Because of their unique properties, rare earth elements (REEs), comprising the lanthanide elements plus Sc and Y, have a variety of integral applications in modern electronic equipment. Consequently, it has been suggested that REEs may act as contaminants of and tracers for recycled electrical and electronic plastics in consumer goods. In this study, REEs have been determined in a range of consumer plastics of different polymeric makeup (n = 31), and purchased new and in societal circulation, by inductively coupled plasma-mass spectrometry following acid digestion. Samples were also screened by X-ray fluorescence spectrometry for Br and Sb as markers of brominated flame retardants and the retardant synergist, Sb2O3, respectively. One or more REE was detected in 24 samples, with four samples returning detectable concentrations of all REEs analysed and with total REE concentrations up to 8 mg kg−1. REEs were most commonly observed in samples containing Br and Sb at levels insufficient to effect flame retardancy and, therefore, likely derived from recycled electronic plastic, but were not detectable in new electrical plastics. Various REEs were also present in plastics with no detectable Br and Sb, however, and where unregulated recycling is prohibited (e.g. food packaging). This observation, and correlations between pairs of REEs for all samples considered, suggests a more generic source of these elements in consumer plastics in addition to the recycling of electrical and electronic waste. REEs reported in the literature for beached marine plastics were characterised by similar concentrations and inter-element correlations, suggesting that REEs are ubiquitous and pervasive contaminants of both contemporary and historical consumer and environmental plastics.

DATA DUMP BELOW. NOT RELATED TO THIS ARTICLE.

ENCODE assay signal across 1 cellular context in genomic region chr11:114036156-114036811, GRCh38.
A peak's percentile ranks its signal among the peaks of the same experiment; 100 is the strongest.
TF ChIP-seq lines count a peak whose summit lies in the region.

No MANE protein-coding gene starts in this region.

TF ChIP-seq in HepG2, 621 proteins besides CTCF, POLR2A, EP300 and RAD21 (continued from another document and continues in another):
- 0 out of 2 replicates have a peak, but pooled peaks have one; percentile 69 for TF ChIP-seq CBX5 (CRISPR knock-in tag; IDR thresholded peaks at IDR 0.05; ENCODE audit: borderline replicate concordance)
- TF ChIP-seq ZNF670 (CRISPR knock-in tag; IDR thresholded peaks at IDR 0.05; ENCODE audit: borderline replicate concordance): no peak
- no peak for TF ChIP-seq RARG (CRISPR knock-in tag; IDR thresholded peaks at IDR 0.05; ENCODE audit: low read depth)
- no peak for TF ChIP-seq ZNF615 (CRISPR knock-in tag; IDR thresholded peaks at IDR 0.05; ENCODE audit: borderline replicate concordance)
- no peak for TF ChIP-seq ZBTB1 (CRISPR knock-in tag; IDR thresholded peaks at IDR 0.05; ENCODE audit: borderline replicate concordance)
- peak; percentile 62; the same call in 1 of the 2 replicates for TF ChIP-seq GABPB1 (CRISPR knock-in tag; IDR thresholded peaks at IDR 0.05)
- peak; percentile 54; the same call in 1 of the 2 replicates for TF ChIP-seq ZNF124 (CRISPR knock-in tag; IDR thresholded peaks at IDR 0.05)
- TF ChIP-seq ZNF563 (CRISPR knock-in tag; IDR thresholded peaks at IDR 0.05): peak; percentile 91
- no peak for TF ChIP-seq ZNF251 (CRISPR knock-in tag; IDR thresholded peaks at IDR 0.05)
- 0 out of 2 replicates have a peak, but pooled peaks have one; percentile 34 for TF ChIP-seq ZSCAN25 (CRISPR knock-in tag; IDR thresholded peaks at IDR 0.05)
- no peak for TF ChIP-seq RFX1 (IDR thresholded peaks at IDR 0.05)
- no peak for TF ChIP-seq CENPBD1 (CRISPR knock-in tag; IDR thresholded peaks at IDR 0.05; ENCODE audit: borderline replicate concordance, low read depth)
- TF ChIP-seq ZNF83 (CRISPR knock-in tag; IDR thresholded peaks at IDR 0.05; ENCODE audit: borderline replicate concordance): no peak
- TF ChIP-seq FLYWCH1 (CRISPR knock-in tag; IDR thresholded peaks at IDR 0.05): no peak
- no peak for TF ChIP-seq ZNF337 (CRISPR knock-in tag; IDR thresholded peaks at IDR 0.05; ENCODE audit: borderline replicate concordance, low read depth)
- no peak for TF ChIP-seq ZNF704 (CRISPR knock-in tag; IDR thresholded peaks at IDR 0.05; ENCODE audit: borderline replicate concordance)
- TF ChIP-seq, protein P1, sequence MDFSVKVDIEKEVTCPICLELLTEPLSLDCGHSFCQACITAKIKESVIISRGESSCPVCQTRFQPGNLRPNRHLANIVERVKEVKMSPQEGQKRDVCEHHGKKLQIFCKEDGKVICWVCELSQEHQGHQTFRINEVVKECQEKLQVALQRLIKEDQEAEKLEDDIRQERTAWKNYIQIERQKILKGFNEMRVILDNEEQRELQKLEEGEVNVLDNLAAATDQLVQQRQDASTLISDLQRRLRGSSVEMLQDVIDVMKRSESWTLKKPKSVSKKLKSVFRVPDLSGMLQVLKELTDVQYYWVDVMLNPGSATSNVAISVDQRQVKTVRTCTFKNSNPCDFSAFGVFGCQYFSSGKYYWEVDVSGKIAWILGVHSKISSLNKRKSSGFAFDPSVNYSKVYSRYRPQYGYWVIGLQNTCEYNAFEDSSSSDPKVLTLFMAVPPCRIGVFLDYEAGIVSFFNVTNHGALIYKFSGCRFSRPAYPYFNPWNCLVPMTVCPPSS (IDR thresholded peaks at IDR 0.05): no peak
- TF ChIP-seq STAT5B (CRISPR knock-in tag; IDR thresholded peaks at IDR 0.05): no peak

- Rare earth elements
ASJC Scopus subject areas
- Waste Management and Disposal
- Environmental Engineering
- Environmental Chemistry